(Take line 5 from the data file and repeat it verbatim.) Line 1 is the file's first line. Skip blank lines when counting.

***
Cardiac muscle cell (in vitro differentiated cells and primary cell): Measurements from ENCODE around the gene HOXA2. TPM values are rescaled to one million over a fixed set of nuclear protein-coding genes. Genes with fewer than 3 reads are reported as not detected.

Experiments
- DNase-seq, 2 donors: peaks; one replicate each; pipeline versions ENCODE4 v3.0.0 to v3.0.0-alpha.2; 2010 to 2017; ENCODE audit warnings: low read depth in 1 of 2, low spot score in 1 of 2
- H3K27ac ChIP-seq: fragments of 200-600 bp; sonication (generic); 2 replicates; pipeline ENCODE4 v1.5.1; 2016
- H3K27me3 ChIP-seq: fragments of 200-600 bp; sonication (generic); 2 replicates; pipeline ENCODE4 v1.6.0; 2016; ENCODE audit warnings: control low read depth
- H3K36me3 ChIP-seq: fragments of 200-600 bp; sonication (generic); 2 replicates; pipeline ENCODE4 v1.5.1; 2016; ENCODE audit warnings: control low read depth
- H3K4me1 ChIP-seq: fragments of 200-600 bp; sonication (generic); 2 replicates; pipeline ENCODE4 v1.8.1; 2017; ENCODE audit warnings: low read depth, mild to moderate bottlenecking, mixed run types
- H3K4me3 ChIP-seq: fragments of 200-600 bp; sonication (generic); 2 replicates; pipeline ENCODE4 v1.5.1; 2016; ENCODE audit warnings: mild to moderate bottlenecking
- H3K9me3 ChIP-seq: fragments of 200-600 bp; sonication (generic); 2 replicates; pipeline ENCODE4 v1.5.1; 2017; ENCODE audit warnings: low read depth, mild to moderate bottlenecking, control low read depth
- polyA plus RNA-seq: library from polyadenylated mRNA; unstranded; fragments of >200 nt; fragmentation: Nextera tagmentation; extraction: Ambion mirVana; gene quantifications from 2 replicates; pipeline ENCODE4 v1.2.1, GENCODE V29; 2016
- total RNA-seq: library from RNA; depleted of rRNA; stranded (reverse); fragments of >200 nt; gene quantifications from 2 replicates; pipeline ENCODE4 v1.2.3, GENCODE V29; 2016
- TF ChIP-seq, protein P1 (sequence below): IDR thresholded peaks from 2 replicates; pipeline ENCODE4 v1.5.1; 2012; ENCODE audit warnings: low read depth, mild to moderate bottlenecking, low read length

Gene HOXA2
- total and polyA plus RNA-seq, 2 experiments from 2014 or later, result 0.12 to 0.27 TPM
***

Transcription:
- H3K27me3 ChIP-seq: fragments of 200-600 bp; sonication (generic); 2 replicates; pipeline ENCODE4 v1.6.0; 2016; ENCODE audit warnings: control low read depth